Iraqi women activists use education to counteract ISIL

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Hanaa Edwar, advocate for women's rights, addresses a press conference on "The role of women in countering terrorism and violent extremism". UN Photo/Evan Schneider

Iraqi women are working to counteract the influence of extremist groups who take advantage of people's "ignorance" to promote violence, according to an activist from the country.

Hanaa Edwar is in New York to participate in a UN meeting on Wednesday looking at the role of women in countering terrorism.

She reports that the terrorist group ISIL, also known as Da'esh, has been occupying about a third of her country since June.

Dianne Penn reports.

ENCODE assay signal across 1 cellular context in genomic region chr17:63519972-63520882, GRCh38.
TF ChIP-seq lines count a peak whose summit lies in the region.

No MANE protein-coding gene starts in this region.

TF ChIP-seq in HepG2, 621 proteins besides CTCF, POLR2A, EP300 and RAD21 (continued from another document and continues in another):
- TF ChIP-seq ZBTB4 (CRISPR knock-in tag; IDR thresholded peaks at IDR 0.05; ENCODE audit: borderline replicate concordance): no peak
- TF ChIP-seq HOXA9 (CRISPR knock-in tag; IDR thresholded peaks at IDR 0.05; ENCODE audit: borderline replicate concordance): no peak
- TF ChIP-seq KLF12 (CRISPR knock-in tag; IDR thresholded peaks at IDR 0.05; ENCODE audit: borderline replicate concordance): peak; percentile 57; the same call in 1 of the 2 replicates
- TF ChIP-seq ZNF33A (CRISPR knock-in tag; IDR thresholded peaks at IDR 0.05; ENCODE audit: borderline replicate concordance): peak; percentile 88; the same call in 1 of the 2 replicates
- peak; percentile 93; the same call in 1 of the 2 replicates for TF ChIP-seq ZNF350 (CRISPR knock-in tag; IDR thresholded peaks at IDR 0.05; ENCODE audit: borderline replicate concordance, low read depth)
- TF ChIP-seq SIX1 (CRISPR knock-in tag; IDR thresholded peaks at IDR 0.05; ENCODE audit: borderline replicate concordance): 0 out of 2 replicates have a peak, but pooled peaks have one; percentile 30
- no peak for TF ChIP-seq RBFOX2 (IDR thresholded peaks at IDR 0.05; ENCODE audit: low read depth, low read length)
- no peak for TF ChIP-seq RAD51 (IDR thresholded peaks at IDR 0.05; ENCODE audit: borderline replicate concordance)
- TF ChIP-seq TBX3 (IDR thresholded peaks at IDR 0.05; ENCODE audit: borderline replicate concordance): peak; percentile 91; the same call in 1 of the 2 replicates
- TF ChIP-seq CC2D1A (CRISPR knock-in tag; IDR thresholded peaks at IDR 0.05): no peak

Ms Edwar said that under ISIL, suffering has increased "incredibly" due to killing, displacement and a rise in gender-based violence.

She added that of the more than 2,000 people executed by the group in recent months, 300 were women. Many were lawyers, journalists or civil servants.

ISIL has also kidnapped thousands of women and girls from the Yazidi community, a religious minority.

Ms Edwar said women are fighting back at the community, regional and national level.

"We work also on the education. This is very important for us when we speak about the programme of education because… it is the centre thing that Da'esh or other terrorist groups, they are using the ignorance of people. This is what we are trying to let people understand that without their actions, without their voices to be heard, that nothing will be changed."

Ms Edwar has welcomed Iraqi government initiatives aimed at involving more women in peacebuilding and reconciliation efforts.

Dianne Penn, United Nations.


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